Review Subaru XV 2018
More than two decades ago, back when Subaru was still immersed in the glory of success in the World Championship, the Japanese brand decided to venture out to release an Impreza hatchback, adding a bodywork. boxy but still retain the solid drive wheel bit below.
They called it Forester and it was a great success for Subaru. But it has also grown over the years, leaving a gap in the squad where Forester originally stood. Enter, then, XV, again looks like an Impreza has been activated, only this time there is no extra length.
XV is now entering the second generation and it shows no sign of surrendering in the sales race. So we spent a week in the top S model to see all this noisy
Does it represent good value for the price? What features does it come with? 7/10
S is at the top of a three-storey range, priced at $ 35,240. That’s $ 300 less than the old car (entry level 2.0i is $ 1250 cheaper than the car it replaces) and the new S has more. And oh my god, it’s a much better car. And cheaper to own, too, according to Subaru.
At the same price as a top-of-the-line CX-3, you get 18-inch alloys, dual-zone climate control, active LED headlights, automatic wipers, a huge safety package including ‘EyeSight’ and ‘Vision Assistant’, reversing camera, 8.0 inch touch screen with sat nav and (gimmicky, please) Apple CarPlay and Android Auto.
You also get active cruise, roof rails, electric driver’s seat, heated mirrors, leather trim, sunroof and space-saving accessories.
Is there anything interesting about its design? 6/10
This is the hardest part of the evaluation – XV is not particularly attractive. Although it’s a completely subjective viewpoint (e.g. Carsguide co-founder Andrew Chesterton disagrees), I still maintain that not too many people will choose the car alone (of course, it’s commendable. ).
Proportionally, the XV looks like it rides too high and appears to have a long overhang, enlarged by the initials behind. Like many Japanese cars, it’s like the design team doesn’t know when to stop sticking black pieces of plastic onto the body.
The wheels are also animatedly large (to suggest more wheel travel and thus off-road capability), and so the 18-inch alloys look completely lost. And the chrome door handle really doesn’t work on the S.
Subaru’s palette is perhaps a nod to its middle-aged boxer aesthetics (see what I did there?) -But pastel and vivid orange pastels with sometimes challenging looks.
Inside is a little calmer. In the S, you have a larger 8.0-inch screen in the center console, with a second 4.6-inch screen above, much like a cruise computer on steroids. Most of the materials are fine, but the seat design – with bright leather trim and orange stitching – is not particularly pleasant, nor is it a large collection of buttons on the steering wheel.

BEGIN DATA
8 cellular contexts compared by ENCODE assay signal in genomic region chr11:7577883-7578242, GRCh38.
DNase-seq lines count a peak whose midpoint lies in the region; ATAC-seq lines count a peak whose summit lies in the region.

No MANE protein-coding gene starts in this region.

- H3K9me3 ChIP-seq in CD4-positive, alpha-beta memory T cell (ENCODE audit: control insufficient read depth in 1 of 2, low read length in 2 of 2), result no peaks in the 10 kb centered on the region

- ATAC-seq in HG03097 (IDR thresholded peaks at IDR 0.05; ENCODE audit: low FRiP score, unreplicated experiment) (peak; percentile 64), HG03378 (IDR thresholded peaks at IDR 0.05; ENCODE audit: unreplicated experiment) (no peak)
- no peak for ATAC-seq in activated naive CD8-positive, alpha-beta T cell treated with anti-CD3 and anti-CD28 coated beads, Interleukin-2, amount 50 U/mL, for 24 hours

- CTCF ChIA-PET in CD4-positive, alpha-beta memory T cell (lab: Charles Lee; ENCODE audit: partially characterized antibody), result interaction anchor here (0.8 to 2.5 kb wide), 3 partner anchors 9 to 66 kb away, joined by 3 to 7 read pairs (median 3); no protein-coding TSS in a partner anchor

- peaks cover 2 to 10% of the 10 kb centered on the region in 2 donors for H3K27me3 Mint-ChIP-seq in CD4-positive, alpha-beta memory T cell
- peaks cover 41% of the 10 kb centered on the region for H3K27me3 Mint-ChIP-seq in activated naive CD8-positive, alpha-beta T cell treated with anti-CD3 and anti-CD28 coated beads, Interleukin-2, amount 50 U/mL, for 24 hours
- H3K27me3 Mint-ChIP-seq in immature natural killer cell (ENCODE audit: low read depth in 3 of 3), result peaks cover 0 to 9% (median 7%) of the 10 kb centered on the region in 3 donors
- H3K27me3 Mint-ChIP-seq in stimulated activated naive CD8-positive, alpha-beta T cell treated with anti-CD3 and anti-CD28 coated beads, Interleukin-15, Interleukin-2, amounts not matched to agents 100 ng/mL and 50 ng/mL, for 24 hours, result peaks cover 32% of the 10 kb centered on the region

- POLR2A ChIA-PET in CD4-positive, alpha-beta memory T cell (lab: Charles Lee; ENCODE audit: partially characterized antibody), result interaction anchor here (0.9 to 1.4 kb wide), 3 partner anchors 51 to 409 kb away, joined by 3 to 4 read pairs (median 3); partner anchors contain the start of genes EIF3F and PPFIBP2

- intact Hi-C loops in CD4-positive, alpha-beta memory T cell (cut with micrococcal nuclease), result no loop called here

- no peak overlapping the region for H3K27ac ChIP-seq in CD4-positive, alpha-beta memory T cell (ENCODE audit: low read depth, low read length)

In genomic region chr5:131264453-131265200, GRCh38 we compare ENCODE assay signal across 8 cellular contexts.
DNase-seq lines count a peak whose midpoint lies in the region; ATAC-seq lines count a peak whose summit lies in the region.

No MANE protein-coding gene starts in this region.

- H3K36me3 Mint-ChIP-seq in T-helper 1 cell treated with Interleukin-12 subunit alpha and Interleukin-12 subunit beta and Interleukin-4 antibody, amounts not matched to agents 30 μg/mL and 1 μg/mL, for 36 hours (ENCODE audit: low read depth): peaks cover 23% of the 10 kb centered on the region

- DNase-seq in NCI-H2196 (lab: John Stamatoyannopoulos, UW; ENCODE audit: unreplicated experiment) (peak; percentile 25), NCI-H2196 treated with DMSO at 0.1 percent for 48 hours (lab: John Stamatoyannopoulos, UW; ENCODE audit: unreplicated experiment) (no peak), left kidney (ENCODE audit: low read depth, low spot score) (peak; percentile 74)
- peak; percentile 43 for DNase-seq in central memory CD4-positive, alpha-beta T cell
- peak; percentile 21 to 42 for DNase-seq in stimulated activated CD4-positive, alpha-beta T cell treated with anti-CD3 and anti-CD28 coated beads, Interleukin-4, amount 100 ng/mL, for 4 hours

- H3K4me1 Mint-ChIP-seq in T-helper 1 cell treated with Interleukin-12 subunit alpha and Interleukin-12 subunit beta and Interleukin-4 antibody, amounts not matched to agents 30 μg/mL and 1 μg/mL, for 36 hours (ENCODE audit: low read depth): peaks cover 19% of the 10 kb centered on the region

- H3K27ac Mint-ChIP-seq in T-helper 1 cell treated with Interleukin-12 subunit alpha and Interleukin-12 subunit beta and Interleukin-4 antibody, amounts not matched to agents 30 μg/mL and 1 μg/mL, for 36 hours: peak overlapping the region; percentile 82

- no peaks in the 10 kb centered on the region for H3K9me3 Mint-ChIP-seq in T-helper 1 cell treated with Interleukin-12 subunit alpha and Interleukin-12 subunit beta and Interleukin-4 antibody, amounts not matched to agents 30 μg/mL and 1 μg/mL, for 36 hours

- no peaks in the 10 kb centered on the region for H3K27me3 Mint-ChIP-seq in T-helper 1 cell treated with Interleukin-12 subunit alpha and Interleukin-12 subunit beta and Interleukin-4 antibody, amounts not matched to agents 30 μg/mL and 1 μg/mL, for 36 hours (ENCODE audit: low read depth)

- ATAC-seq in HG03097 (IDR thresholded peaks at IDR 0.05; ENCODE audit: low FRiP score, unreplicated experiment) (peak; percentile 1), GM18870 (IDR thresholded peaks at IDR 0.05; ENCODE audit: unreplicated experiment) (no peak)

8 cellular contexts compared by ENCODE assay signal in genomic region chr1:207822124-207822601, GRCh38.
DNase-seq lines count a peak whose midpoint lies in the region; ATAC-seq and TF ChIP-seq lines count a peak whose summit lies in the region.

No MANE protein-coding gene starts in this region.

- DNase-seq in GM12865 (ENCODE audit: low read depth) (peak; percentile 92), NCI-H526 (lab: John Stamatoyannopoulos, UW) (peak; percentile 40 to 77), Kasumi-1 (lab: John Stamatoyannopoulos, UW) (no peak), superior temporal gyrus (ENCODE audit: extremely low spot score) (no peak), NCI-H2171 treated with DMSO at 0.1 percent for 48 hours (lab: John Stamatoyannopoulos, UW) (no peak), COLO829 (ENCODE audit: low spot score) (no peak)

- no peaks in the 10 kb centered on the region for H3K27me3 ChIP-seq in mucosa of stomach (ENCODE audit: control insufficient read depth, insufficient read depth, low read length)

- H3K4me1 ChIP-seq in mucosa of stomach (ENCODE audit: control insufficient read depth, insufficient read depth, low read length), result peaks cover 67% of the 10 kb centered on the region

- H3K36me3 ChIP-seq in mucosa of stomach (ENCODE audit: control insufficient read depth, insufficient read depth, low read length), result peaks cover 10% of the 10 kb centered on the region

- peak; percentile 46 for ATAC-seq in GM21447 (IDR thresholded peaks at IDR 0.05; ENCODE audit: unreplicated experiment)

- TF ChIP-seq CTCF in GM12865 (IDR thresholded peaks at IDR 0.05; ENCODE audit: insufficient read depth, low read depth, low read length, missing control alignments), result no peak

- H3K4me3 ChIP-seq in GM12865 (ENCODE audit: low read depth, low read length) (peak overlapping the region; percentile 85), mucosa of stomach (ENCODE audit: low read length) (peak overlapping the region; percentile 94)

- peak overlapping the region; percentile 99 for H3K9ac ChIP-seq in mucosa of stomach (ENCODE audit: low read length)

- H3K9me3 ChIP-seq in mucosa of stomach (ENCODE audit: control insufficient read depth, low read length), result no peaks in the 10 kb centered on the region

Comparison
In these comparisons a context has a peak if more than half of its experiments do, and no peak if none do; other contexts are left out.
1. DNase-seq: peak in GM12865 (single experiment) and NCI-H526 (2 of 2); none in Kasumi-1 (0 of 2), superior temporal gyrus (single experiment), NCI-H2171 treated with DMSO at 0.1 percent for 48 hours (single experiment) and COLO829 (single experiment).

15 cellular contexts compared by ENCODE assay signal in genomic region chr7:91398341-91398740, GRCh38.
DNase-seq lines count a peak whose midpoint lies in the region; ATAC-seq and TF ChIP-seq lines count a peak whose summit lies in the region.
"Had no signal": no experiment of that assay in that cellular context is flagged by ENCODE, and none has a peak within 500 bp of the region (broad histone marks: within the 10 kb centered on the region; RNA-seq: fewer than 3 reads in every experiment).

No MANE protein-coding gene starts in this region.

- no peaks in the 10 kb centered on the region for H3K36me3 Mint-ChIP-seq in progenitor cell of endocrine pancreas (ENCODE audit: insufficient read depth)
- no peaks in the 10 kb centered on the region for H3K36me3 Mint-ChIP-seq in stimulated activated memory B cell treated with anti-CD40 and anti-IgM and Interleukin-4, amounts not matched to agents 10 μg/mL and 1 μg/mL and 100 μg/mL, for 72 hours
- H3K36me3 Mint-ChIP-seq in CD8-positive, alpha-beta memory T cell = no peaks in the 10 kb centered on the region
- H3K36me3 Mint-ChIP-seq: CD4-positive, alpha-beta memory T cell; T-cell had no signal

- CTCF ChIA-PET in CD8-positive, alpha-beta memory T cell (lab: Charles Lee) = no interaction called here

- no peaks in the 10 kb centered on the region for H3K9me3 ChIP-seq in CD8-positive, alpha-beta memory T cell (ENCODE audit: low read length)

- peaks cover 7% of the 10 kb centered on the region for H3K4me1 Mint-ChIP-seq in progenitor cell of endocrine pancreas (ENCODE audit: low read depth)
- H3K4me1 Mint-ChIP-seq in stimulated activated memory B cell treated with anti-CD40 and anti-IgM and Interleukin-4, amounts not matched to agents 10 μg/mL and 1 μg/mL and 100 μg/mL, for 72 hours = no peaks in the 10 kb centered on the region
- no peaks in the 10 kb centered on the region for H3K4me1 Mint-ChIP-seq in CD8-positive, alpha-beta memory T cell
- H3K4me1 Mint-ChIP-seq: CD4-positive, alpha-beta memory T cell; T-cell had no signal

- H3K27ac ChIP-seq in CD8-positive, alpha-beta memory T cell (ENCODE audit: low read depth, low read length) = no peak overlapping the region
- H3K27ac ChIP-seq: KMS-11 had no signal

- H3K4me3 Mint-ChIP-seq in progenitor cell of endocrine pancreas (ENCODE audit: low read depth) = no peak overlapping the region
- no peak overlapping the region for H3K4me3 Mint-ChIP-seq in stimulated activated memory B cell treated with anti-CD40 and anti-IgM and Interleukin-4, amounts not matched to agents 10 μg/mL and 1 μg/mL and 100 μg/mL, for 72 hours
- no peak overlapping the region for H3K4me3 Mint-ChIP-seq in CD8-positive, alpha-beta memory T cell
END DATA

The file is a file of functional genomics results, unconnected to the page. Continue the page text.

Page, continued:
How realistic is the inner space? 7/10
The XV may be considered a compact SUV, but it has a foot in some camps that can be confusing.
A small part of the car is boot space – at 310 liters with seats up and 765 liters with seats 60/40, this is not a vehicle for loads. It is just a few liters on the tiny CX-3 shoes. Nor great is the load height; The lips are quite high but the floor is flat, so that is something.
The small boots mean reasonably generous rear seats. Legroom is reasonable, as is space, so adults can move behind the XV – as long as you limit the nubmer to two and they can live without the air vents in the back.
Each passenger in front of and behind each person records a pair of mugs for a total of four, that number matches the number of bottle holders at the entrance.
What are the important stats for engine and transmission? 7/10
Subaru’s 2.0-liter boxer four times appears under the bonnet of the XV and is common to all specific levels. With 115kW and 192Nm, it won’t excite the senses. As a Subaru, all four wheels get driven via CVT automatically, a choice that continues to hinder me.
How much fuel does it consume? 8/10
The Subaru windshield sticker says the combined fuel cycle number is 7L / 100km. In a week of mostly suburban driving, we achieved 8.4L / 100km, which underlines the relaxed attitude of the XV.
What does it like to drive? 7/10
XV is currently based on the fifth-generation Impreza platform. That car is much better than the car that went before, and it’s with the XV. The old car, released in 2012 was built on a foundation ready to enjoy pensions whose age was certainly worn out. It didn’t seem like a problem, though, but buyers were crazy about it.
This new car has all the good of the new platform while sliding on an all-weather high-heeled shoe, with a 220mm ground clearance. Cornering angles are clearly compromised, with clear but controlled body roll. Even so, the added height doesn’t hurt.
The driving position is good, with just enough height to make the car feel like an SUV. The steering is quite slow, but that means when you enter ‘Mode X’ on slippery things, you won’t bother the car.
Despite the fairly large capacity of 115kW / 192Nm, once you have moved and moved, CVT will try its best to transfer cars and passengers. I quickly gave up on having what I considered interesting in XV and instead played according to its strengths.
It revolves around completely happy as long as you don’t ask too much about it, and if you really need to wake things up, you can use the paddle mounted on the steering wheel. For most buyers, the performance will be commensurate and the useful off-road capabilities that X-Mode offers don’t need much power.
As with the Impreza, it’s a much more pleasant car than before – much quieter, better and bigger bumps don’t elicit the Impreza’s harmless but somewhat alarming metal clang when it comes. stop. We discovered this on an alley that didn’t contain an unexpected speed bump.
I’m on file complaining about EyeSight in Forester, but here in XV (as expected), it’s a much calmer, more reliable system.